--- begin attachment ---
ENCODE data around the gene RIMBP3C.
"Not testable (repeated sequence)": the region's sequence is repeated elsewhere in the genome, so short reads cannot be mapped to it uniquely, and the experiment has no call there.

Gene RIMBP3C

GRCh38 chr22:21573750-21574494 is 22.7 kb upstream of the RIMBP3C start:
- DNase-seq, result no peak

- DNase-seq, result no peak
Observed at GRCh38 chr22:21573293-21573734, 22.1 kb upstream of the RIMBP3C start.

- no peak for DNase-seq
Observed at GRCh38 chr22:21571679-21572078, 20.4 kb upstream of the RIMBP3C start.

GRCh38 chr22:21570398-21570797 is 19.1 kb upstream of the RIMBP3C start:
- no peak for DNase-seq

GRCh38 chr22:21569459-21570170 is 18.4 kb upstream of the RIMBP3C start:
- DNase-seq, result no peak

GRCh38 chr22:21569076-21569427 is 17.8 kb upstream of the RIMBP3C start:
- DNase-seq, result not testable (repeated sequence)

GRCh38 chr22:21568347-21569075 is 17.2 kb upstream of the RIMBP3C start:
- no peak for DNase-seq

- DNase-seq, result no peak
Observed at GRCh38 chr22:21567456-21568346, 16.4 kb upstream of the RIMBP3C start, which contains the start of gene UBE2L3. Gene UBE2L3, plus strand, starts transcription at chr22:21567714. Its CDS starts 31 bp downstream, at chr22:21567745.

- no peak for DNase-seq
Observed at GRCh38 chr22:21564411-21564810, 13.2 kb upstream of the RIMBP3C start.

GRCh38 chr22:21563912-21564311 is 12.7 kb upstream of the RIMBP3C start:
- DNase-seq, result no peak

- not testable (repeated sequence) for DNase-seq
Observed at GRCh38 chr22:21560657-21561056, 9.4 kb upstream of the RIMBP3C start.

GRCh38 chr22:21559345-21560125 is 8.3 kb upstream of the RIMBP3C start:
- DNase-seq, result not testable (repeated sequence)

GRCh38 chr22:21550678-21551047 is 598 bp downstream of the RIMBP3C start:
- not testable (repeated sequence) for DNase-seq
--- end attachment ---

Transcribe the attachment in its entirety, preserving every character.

ENCODE data around the gene RIMBP3C.
"Not testable (repeated sequence)": the region's sequence is repeated elsewhere in the genome, so short reads cannot be mapped to it uniquely, and the experiment has no call there.

Gene RIMBP3C

GRCh38 chr22:21573750-21574494 is 22.7 kb upstream of the RIMBP3C start:
- DNase-seq, result no peak

- DNase-seq, result no peak
Observed at GRCh38 chr22:21573293-21573734, 22.1 kb upstream of the RIMBP3C start.

- no peak for DNase-seq
Observed at GRCh38 chr22:21571679-21572078, 20.4 kb upstream of the RIMBP3C start.

GRCh38 chr22:21570398-21570797 is 19.1 kb upstream of the RIMBP3C start:
- no peak for DNase-seq

GRCh38 chr22:21569459-21570170 is 18.4 kb upstream of the RIMBP3C start:
- DNase-seq, result no peak

GRCh38 chr22:21569076-21569427 is 17.8 kb upstream of the RIMBP3C start:
- DNase-seq, result not testable (repeated sequence)

GRCh38 chr22:21568347-21569075 is 17.2 kb upstream of the RIMBP3C start:
- no peak for DNase-seq

- DNase-seq, result no peak
Observed at GRCh38 chr22:21567456-21568346, 16.4 kb upstream of the RIMBP3C start, which contains the start of gene UBE2L3. Gene UBE2L3, plus strand, starts transcription at chr22:21567714. Its CDS starts 31 bp downstream, at chr22:21567745.

- no peak for DNase-seq
Observed at GRCh38 chr22:21564411-21564810, 13.2 kb upstream of the RIMBP3C start.

GRCh38 chr22:21563912-21564311 is 12.7 kb upstream of the RIMBP3C start:
- DNase-seq, result no peak

- not testable (repeated sequence) for DNase-seq
Observed at GRCh38 chr22:21560657-21561056, 9.4 kb upstream of the RIMBP3C start.

GRCh38 chr22:21559345-21560125 is 8.3 kb upstream of the RIMBP3C start:
- DNase-seq, result not testable (repeated sequence)

GRCh38 chr22:21550678-21551047 is 598 bp downstream of the RIMBP3C start:
- not testable (repeated sequence) for DNase-seq